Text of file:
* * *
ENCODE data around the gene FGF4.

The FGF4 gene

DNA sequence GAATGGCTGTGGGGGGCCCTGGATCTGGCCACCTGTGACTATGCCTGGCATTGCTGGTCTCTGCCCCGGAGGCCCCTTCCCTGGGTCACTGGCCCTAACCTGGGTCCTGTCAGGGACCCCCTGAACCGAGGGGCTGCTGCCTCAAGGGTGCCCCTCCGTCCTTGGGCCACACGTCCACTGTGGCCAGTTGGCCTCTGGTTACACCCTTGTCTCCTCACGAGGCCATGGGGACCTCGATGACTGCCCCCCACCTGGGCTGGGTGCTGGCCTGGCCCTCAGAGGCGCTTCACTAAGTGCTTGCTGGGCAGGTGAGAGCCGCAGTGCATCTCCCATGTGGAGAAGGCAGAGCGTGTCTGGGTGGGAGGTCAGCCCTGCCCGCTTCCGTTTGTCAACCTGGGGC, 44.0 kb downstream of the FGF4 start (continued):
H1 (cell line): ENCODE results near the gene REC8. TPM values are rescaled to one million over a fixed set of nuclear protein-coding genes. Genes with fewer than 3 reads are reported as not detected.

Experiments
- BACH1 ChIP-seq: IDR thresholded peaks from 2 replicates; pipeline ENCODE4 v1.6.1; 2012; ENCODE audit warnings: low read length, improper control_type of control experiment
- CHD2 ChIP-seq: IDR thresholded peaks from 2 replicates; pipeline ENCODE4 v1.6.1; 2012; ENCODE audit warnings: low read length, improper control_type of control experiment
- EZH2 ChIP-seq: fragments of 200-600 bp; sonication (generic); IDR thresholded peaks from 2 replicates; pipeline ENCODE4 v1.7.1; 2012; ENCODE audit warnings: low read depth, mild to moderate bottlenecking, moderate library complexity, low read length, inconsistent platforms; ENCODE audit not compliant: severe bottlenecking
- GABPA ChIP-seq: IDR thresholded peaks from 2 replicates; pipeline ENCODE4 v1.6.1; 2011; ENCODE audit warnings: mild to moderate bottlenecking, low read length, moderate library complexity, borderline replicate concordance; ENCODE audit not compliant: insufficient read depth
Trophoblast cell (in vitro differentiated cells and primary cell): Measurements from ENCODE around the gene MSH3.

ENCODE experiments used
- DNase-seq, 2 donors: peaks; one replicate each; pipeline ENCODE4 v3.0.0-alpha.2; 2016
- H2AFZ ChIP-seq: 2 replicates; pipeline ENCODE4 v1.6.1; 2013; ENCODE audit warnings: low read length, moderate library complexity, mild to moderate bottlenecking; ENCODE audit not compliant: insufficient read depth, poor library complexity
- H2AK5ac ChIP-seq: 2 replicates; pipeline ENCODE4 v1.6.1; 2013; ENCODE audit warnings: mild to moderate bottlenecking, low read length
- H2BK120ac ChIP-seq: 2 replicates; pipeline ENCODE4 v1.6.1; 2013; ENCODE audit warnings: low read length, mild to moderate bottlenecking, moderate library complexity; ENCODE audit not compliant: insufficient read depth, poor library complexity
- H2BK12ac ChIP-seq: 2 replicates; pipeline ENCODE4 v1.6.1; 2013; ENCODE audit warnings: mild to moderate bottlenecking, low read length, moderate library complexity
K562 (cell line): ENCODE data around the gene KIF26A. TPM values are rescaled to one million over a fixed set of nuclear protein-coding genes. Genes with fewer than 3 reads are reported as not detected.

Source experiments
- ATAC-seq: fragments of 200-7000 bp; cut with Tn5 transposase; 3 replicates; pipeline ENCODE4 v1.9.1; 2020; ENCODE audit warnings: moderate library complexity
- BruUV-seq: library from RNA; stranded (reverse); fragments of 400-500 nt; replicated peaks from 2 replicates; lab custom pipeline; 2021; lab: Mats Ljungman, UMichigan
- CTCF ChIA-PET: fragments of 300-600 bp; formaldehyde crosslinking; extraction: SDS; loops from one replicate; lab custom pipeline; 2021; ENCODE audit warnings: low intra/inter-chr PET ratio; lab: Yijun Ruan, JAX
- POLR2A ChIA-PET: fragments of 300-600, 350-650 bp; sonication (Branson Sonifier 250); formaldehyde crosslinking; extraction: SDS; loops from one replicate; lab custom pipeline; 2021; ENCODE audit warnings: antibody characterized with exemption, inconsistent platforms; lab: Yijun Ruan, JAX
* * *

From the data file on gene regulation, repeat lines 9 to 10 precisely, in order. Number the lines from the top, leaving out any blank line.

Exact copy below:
- GABPA ChIP-seq: IDR thresholded peaks from 2 replicates; pipeline ENCODE4 v1.6.1; 2011; ENCODE audit warnings: mild to moderate bottlenecking, low read length, moderate library complexity, borderline replicate concordance; ENCODE audit not compliant: insufficient read depth
Trophoblast cell (in vitro differentiated cells and primary cell): Measurements from ENCODE around the gene MSH3.